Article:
Sustainability

Delaware Transit unveils propane fuel station, fleet plans

Posted on August 4, 2016

DART logo via Facebook
DART logo via Facebook

Delaware Transit Corp. officials (DTC) unveiled the agency's new propane fuel station in New Castle along with plans to increase its fleet of propane-powered paratransit buses. DTC will operate 130 of these alternative-fuel vehicles for its DART paratransit service by FY18.

After a two-year pilot program testing five propane autogas paratransit buses, the transit agency purchased 50 more this year, and will purchase an additional 75 by 2018. That will bring the total number of propane autogas-fueled vehicles in DART's paratransit fleet to 130 — almost half the fleet. Each of these vehicles is built on the Ford E-450 chassis with 6.8L V10 engine, and equipped with a ROUSH CleanTech propane autogas fuel system.

"Our first five propane-fueled buses collectively traveled 450,000 miles with no fuel system-related failures, and saved $15,000 in fuel costs alone," said John T. Sisson, CEO of Delaware Transit Corp. "That, combined with the reduction in greenhouse gas emissions, made it an easy decision to expand the propane program with our new private fuel stations and 130 buses by 2018."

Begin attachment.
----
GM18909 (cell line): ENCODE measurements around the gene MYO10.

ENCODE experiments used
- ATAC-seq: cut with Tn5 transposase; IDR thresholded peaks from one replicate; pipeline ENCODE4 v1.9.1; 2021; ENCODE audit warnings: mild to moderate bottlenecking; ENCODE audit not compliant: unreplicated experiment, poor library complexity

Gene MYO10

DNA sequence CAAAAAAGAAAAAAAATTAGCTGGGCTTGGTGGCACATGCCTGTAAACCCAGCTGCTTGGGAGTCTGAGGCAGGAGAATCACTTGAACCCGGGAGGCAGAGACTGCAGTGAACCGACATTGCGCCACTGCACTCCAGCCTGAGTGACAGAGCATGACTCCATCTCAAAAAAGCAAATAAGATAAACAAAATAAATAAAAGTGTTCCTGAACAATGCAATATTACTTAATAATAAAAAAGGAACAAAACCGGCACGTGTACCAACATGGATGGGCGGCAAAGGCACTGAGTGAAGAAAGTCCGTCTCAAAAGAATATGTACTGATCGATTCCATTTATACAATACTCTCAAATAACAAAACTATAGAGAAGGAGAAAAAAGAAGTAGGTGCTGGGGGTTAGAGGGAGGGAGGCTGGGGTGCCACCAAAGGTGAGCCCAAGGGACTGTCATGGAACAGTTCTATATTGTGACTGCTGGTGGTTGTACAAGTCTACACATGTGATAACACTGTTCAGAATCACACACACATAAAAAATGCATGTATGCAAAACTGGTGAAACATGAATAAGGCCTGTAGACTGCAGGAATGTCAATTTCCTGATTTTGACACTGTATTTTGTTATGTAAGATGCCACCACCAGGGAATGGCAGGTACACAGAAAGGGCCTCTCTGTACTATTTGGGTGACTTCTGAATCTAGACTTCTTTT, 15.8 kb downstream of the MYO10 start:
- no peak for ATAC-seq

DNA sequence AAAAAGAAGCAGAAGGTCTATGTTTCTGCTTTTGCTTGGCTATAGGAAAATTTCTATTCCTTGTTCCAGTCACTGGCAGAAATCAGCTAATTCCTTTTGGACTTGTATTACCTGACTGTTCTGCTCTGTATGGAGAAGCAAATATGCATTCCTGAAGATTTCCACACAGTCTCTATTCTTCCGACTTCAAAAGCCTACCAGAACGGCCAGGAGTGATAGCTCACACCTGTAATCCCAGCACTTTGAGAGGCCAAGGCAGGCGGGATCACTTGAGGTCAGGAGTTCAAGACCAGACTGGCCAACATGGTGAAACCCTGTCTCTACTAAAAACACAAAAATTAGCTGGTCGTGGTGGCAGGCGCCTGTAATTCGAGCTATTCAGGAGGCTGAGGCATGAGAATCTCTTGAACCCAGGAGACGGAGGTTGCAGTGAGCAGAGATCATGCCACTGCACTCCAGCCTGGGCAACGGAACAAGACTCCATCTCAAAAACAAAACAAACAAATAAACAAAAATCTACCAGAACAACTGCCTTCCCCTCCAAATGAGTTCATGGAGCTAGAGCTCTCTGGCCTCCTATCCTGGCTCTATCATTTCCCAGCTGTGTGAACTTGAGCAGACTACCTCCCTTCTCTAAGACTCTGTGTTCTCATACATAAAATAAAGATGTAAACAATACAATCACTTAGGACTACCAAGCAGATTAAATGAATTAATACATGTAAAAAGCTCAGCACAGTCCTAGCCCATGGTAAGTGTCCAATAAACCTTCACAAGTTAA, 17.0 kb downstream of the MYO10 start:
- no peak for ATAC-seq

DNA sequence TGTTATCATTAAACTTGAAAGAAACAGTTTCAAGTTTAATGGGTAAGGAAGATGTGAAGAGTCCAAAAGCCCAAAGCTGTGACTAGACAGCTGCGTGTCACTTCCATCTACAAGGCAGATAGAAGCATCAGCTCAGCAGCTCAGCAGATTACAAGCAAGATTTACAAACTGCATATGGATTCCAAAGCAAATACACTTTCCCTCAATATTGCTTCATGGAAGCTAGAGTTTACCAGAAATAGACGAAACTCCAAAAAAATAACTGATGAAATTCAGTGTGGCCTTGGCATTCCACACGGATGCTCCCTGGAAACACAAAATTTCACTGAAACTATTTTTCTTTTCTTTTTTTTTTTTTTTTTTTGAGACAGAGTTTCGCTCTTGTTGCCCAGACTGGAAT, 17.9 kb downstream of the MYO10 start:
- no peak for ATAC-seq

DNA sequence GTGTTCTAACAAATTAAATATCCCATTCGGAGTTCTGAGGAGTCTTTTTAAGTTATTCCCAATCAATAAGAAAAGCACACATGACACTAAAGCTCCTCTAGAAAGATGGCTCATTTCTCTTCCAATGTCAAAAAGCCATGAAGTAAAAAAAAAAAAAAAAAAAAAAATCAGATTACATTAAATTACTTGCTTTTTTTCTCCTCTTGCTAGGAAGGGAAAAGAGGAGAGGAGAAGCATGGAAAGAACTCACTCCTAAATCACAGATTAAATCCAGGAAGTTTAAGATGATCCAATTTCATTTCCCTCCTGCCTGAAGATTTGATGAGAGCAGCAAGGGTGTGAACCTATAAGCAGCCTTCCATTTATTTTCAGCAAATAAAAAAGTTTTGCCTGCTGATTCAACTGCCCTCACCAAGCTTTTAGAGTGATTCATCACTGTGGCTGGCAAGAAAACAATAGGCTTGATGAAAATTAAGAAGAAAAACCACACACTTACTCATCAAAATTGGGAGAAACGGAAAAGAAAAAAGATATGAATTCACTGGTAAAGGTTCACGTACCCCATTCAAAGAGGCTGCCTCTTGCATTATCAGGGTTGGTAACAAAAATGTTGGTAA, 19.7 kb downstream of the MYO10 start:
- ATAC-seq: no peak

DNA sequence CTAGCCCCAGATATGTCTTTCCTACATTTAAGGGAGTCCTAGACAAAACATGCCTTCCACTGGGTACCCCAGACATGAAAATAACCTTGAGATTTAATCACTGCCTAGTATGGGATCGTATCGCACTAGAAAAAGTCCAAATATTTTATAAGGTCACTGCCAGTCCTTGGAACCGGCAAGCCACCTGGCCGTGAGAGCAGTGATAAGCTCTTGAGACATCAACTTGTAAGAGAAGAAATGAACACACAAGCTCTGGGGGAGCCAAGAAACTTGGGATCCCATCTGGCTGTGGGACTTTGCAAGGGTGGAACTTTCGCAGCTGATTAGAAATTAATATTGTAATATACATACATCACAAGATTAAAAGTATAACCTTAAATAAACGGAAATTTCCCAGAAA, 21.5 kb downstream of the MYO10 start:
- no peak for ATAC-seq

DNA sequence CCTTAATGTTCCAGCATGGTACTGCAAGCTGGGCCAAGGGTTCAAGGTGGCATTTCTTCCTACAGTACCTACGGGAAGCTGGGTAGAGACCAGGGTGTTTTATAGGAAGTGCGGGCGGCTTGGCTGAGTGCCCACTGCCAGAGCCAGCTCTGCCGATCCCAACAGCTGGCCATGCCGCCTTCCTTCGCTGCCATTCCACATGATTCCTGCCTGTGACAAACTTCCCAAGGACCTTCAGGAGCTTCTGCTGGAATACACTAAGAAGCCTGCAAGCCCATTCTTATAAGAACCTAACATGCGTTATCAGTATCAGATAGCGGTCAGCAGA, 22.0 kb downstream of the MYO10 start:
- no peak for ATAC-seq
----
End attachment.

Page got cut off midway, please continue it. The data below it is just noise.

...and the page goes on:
Currently, DTC pays $.78 per gallon for propane autogas compared with $1.75 per gallon for gasoline.

Each of the propane autogas paratransit buses will reduce more than 91,000 pounds of carbon dioxide emissions over its lifetime compared to gasoline models. Propane autogas is a low carbon alternative fuel that reduces greenhouse gases by up to 25 percent, 60% less carbon monoxide and fewer particulate emissions versus gasoline.

ROUSH CleanTech has deployed almost 11,000 propane autogas vehicles to fleets across America. Of those, about 800 operate in the transit industry.

The ROUSH CleanTech Ford E-450 bus has completed Federal Transit Administration's New Model Bus Testing Program ("Altoona Testing") and is certified for sale in all 50 states by the California Air Resources Board and Environmental Protection Agency. Altoona-tested vehicles can be purchased using a transit agency's FTA funds.

Sharp Energy, a subsidiary of Chesapeake Utilities Corporation, will provide the fuel supply for the DART paratransit buses along with providing technical and maintenance support for DART's vehicles and fueling stations.

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